Grizzlies 92, Suns 81

All due respect to PJ Tucker, ’cause dude has had a nice little season breaking into the L this year. But you’re not winning game—let alone beating a team like the Grizzlies—if PJ Tucker is your leading scorer. Tucker had a career-high 17 points, but the only other Phoenix player with double-digits in scoring was Marcin Gortat (12). On the other hand, Memphis had 4 of its 5 starters in double figures, led by 21 from Z-Bo and 20 from Rudy Gay. The Grizz shot 54 percent from the field, versus 39 percent for PHX. Actually, the Suns were within 5 a minute into the fourth quarter after a Markieff Morris three-ball, but Memphis countered with a quick 10-3 run. Phoenix never led in this one, and has now lost 8 of its last 9.

Nuggets 112, Lakers 105

There was a key stretch that began with about 2 minutes to play in the fourth quarter: With the Lakers trailing 101-97, they got a key stop, with the rebound to Dwight Howard. He turned, looking for an outlet pass, flicked it in the direction of Steve Nash on the left wing, but it was deflected by Javale McGee and the Nuggets scooped up the loose ball, then promptly scored. Then a Kobe miss led to a Ty Lawson blow-by (later, Nash) in transition and all of a sudden Denver’s lead ballooned back to 8 with a little over a minute to play. Dwight will get most of the criticism for the crummy decision (which it was) but L.A.’s guards have to come back and show for the big man—go get the ball—rather than leak out, leaving their center in a tough spot under his own hoop.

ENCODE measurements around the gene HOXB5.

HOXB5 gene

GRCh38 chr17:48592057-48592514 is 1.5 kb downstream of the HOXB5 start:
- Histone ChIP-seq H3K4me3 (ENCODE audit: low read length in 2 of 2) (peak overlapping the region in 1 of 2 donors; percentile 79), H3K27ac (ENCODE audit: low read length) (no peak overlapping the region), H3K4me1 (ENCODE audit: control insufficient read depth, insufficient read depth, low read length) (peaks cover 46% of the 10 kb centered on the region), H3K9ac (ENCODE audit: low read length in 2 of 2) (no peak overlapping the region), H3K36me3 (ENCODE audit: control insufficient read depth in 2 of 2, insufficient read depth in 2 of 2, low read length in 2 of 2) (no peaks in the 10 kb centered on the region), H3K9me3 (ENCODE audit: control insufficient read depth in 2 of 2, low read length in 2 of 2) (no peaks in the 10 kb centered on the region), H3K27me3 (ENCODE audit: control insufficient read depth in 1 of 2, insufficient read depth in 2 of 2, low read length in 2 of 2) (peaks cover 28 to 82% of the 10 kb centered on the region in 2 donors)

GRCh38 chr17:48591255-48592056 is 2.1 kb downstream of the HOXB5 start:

Then there was another one: Kobe drilled a cold-blooded three to get the Lakers within 3, then an Andre Miller drive was swatted back out past the three-point line by Howard at the other end. Luckily for the Nuggs, the rock landed in the hands of Danilo Gallinari, who didn’t hesitate to launch—and make—a massive trey from the corner to get Denver’s edge back to 108-102 with just 13.8 left on the clock. Peep it:

Crunch time notwithstanding, the Lakers didn’t play good enough defense to beat the Nuggets last night. And despite 29 points from the Black Mamba and a career-high 26 boards from DaWhite (plus 14 points and 4 blocked shots), Los Angeles fell to 15-18 on the year. Six Nuggets scored in double figures, led by Ty Lawson’s 21 points, 10 dimes, 3 steals and most importantly, zero turnovers.

The game’s two most telling statistics: First, Denver outscored the Lakers 60-38 in the paint. And second, Kobe had 18 points in the fourth quarter. Only two other Lakers scored in the period. Earl Clark had two. Jordan Hill had two. That’s it. Derp.

Line of the Night: Lawson’s 21 and 10 with no turnovers. Honorable mention to Moose’s 18-14-6, Dwight’s monster night on the boards and KD’s 22-7-7.

Dunk of the Night:Nash to Dwight was nice, but I love Javale McGee. Check it out as he posterizes…his own teammate Andre Miller.

LOL of the Night: One of the more ridiculous “possessions” you’ll ever see, from (yes, again) Nuggs-Lakers.

(H/T: @jose3030)